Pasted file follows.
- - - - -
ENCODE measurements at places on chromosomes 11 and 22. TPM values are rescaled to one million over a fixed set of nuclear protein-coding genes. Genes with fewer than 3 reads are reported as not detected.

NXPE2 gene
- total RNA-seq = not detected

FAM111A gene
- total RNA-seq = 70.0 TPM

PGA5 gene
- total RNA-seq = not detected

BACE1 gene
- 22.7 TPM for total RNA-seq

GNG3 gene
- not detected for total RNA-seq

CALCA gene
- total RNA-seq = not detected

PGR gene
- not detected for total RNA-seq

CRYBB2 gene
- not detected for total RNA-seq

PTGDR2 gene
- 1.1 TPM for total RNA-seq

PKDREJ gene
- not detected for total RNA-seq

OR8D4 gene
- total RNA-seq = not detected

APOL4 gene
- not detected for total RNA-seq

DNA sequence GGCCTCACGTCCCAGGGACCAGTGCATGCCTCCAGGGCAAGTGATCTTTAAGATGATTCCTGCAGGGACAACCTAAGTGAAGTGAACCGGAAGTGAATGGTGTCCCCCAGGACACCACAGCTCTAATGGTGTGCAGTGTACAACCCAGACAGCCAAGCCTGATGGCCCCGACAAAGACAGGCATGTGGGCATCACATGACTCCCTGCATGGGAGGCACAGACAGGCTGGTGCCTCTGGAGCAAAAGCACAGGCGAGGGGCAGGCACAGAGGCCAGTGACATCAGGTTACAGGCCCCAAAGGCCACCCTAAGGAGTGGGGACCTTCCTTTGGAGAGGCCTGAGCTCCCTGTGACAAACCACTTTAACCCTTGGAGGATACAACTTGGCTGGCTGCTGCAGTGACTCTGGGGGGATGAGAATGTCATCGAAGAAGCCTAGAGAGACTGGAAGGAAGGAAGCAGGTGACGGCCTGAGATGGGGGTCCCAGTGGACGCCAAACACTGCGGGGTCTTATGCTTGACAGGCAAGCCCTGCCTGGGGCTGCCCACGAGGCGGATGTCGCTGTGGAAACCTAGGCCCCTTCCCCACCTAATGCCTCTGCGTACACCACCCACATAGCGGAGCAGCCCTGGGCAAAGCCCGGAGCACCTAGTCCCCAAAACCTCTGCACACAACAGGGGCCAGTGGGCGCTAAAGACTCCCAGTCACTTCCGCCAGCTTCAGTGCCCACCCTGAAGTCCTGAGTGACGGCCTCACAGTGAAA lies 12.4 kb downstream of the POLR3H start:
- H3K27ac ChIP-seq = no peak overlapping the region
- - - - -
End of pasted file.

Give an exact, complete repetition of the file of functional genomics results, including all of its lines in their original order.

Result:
ENCODE measurements at places on chromosomes 11 and 22. TPM values are rescaled to one million over a fixed set of nuclear protein-coding genes. Genes with fewer than 3 reads are reported as not detected.

NXPE2 gene
- total RNA-seq = not detected

FAM111A gene
- total RNA-seq = 70.0 TPM

PGA5 gene
- total RNA-seq = not detected

BACE1 gene
- 22.7 TPM for total RNA-seq

GNG3 gene
- not detected for total RNA-seq

CALCA gene
- total RNA-seq = not detected

PGR gene
- not detected for total RNA-seq

CRYBB2 gene
- not detected for total RNA-seq

PTGDR2 gene
- 1.1 TPM for total RNA-seq

PKDREJ gene
- not detected for total RNA-seq

OR8D4 gene
- total RNA-seq = not detected

APOL4 gene
- not detected for total RNA-seq

DNA sequence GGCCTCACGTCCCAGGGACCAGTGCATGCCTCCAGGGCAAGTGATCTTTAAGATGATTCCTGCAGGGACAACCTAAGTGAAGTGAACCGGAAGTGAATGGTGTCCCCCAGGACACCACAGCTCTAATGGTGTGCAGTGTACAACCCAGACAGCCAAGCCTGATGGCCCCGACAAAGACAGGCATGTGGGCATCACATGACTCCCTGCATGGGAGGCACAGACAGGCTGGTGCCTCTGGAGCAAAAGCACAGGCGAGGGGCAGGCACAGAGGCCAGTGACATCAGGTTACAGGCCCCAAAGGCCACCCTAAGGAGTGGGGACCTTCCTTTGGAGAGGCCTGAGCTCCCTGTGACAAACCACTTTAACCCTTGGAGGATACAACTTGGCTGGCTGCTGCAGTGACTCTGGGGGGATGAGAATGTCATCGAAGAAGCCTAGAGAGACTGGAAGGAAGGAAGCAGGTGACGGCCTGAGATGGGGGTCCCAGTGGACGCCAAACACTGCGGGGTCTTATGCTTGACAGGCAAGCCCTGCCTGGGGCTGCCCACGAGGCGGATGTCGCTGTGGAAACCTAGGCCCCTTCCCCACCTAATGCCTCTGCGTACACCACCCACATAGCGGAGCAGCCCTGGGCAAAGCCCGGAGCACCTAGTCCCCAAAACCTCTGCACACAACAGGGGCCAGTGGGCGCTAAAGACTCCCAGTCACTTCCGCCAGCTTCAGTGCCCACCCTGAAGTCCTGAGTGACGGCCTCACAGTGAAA lies 12.4 kb downstream of the POLR3H start:
- H3K27ac ChIP-seq = no peak overlapping the region